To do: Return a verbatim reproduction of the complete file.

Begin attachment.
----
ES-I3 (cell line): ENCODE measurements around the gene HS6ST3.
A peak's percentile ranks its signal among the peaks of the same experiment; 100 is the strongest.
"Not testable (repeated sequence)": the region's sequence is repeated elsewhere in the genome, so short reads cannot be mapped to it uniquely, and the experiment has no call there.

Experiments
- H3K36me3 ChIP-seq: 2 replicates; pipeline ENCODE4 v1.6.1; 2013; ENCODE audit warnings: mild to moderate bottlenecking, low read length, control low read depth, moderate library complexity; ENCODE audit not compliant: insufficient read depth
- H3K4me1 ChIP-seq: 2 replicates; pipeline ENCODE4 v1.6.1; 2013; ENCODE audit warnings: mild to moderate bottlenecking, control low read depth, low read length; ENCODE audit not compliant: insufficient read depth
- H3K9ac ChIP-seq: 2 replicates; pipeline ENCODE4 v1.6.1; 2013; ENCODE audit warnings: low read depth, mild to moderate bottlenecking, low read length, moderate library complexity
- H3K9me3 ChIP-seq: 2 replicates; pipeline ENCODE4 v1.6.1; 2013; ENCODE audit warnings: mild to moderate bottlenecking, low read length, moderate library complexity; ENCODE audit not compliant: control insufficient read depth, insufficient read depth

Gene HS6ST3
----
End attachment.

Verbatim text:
ES-I3 (cell line): ENCODE measurements around the gene HS6ST3.
A peak's percentile ranks its signal among the peaks of the same experiment; 100 is the strongest.
"Not testable (repeated sequence)": the region's sequence is repeated elsewhere in the genome, so short reads cannot be mapped to it uniquely, and the experiment has no call there.

Experiments
- H3K36me3 ChIP-seq: 2 replicates; pipeline ENCODE4 v1.6.1; 2013; ENCODE audit warnings: mild to moderate bottlenecking, low read length, control low read depth, moderate library complexity; ENCODE audit not compliant: insufficient read depth
- H3K4me1 ChIP-seq: 2 replicates; pipeline ENCODE4 v1.6.1; 2013; ENCODE audit warnings: mild to moderate bottlenecking, control low read depth, low read length; ENCODE audit not compliant: insufficient read depth
- H3K9ac ChIP-seq: 2 replicates; pipeline ENCODE4 v1.6.1; 2013; ENCODE audit warnings: low read depth, mild to moderate bottlenecking, low read length, moderate library complexity
- H3K9me3 ChIP-seq: 2 replicates; pipeline ENCODE4 v1.6.1; 2013; ENCODE audit warnings: mild to moderate bottlenecking, low read length, moderate library complexity; ENCODE audit not compliant: control insufficient read depth, insufficient read depth

Gene HS6ST3